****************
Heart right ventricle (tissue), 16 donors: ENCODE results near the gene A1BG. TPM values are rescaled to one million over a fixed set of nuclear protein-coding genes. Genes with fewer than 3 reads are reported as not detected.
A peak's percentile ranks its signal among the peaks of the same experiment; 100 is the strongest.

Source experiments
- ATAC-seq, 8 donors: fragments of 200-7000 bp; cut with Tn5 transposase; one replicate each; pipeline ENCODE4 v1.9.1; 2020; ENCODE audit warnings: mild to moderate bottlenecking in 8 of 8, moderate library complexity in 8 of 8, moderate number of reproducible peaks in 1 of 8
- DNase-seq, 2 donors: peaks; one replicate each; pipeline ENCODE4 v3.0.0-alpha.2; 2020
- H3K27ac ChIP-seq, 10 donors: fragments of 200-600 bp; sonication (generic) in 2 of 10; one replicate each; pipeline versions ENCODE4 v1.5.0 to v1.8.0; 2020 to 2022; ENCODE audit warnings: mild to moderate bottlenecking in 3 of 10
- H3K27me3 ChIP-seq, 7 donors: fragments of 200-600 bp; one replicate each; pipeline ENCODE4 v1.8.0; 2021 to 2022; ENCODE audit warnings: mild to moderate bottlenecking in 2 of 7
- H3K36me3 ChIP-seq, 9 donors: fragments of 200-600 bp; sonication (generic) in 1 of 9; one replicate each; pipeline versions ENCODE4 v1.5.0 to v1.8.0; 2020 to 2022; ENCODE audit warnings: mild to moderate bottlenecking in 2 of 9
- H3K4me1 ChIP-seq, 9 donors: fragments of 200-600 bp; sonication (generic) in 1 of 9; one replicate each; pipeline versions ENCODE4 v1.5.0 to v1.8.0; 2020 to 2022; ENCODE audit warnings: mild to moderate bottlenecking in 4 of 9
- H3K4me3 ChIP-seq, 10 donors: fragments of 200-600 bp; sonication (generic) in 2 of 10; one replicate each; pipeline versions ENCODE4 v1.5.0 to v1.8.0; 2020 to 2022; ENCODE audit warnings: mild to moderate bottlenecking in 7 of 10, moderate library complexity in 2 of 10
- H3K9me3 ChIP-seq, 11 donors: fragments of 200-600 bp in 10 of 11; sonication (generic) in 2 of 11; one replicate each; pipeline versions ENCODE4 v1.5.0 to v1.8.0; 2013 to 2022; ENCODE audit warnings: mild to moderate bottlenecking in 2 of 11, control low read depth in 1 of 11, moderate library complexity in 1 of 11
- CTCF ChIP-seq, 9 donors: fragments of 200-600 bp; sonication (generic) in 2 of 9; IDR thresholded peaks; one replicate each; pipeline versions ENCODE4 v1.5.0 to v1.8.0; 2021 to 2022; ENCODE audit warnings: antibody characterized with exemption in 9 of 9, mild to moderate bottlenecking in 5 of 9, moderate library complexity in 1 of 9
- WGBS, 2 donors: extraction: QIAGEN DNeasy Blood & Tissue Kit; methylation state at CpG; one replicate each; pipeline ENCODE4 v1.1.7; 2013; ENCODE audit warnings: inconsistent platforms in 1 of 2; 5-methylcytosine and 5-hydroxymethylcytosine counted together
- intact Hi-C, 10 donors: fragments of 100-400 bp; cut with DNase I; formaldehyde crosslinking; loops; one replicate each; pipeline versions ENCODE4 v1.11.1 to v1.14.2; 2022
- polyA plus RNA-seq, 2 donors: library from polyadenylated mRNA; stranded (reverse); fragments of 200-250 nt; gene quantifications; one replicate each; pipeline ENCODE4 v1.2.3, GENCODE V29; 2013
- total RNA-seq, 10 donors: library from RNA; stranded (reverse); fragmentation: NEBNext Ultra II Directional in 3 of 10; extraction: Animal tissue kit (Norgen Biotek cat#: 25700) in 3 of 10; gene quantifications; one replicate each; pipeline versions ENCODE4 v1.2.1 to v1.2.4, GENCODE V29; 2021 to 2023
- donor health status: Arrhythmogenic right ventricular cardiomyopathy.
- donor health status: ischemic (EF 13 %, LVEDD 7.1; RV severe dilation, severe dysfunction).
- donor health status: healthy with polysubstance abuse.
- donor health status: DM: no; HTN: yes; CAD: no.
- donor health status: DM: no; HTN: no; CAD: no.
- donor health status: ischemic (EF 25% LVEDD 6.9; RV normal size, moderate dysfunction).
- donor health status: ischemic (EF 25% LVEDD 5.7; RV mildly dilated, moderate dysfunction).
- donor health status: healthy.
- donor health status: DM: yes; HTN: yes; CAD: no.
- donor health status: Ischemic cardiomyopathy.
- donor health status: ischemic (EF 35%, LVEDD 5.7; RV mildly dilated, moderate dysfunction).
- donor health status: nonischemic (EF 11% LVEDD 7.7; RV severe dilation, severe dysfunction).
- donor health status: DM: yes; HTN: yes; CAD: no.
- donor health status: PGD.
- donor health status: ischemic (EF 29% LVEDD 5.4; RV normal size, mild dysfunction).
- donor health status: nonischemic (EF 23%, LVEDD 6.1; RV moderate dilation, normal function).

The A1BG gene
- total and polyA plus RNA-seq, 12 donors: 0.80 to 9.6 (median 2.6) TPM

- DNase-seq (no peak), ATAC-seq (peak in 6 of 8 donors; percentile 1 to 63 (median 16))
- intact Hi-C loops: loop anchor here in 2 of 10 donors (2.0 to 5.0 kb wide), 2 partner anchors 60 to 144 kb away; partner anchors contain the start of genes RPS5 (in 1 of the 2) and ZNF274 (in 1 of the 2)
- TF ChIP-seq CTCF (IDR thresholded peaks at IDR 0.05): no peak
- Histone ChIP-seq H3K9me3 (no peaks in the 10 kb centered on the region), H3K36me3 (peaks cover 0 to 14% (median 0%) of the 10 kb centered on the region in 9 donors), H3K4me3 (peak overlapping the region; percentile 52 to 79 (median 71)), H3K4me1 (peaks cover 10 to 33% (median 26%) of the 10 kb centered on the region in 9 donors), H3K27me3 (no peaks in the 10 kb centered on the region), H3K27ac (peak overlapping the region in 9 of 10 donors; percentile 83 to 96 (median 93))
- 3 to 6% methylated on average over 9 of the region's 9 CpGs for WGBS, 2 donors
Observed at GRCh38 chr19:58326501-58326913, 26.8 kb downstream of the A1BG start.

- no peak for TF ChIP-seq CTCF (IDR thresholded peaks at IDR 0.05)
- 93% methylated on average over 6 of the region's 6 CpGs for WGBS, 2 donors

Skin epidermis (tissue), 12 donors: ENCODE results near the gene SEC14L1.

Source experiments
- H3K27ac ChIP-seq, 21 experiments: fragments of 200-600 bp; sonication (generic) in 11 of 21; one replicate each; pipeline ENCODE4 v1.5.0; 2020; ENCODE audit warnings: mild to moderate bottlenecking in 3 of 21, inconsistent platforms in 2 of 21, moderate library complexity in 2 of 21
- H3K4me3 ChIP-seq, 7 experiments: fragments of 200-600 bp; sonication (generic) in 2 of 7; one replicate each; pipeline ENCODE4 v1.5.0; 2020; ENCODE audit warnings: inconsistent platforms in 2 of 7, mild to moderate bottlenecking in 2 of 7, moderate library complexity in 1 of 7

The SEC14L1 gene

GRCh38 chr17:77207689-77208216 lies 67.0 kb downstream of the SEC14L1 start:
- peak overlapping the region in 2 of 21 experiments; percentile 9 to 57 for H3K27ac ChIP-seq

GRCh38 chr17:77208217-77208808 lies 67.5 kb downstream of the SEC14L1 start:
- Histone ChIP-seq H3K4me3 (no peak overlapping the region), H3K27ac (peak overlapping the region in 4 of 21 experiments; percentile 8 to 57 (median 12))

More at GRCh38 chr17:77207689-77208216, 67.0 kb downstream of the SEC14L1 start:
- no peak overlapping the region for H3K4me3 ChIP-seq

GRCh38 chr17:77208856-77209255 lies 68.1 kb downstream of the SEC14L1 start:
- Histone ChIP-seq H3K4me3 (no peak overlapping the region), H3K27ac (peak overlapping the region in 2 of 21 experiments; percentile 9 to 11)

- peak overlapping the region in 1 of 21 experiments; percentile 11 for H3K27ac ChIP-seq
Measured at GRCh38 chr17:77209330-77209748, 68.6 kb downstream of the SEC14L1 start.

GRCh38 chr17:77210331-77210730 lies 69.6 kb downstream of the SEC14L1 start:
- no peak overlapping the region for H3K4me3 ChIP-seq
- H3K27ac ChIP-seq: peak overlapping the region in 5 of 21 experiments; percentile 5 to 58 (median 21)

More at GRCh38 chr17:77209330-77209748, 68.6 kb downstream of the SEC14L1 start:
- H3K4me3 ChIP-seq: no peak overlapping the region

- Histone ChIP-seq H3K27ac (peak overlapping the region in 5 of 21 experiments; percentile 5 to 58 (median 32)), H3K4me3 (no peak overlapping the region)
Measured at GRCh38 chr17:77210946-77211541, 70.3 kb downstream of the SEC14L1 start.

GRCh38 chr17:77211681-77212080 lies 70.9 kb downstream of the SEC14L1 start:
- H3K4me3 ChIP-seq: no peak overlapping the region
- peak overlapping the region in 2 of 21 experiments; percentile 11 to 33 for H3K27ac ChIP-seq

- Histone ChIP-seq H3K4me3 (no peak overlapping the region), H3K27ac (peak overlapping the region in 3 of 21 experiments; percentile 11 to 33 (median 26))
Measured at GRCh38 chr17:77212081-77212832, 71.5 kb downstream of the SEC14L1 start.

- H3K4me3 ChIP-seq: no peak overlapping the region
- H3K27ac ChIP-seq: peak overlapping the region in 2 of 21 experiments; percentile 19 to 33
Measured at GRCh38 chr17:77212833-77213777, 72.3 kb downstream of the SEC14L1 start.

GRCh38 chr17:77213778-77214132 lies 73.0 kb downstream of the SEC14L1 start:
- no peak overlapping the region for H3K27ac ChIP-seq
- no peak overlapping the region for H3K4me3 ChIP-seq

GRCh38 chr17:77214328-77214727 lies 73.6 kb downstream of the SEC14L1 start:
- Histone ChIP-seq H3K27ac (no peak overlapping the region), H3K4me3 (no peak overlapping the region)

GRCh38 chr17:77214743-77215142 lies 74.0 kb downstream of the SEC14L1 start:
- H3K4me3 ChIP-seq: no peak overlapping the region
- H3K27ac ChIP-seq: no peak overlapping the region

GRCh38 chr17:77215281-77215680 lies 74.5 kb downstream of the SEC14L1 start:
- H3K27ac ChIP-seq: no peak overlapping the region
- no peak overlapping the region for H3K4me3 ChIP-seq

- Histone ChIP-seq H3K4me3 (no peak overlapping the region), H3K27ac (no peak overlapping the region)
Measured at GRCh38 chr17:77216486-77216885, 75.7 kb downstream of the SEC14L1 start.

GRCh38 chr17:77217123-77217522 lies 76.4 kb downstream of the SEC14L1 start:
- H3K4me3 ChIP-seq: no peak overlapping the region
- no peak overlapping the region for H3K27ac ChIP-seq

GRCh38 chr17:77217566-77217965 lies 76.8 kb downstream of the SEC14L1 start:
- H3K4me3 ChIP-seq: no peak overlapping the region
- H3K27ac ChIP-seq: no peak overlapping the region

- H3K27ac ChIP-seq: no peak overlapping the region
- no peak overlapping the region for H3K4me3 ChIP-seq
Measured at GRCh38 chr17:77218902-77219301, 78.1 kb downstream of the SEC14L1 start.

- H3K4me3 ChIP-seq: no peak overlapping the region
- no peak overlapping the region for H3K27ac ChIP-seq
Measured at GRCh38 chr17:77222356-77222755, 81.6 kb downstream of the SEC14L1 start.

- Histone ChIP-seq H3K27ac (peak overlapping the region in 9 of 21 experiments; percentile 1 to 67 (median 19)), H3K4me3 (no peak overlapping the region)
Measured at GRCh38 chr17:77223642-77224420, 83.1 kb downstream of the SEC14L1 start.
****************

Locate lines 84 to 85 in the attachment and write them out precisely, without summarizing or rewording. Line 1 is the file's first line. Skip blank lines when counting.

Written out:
- Histone ChIP-seq H3K4me3 (no peak overlapping the region), H3K27ac (no peak overlapping the region)
Measured at GRCh38 chr17:77216486-77216885, 75.7 kb downstream of the SEC14L1 start.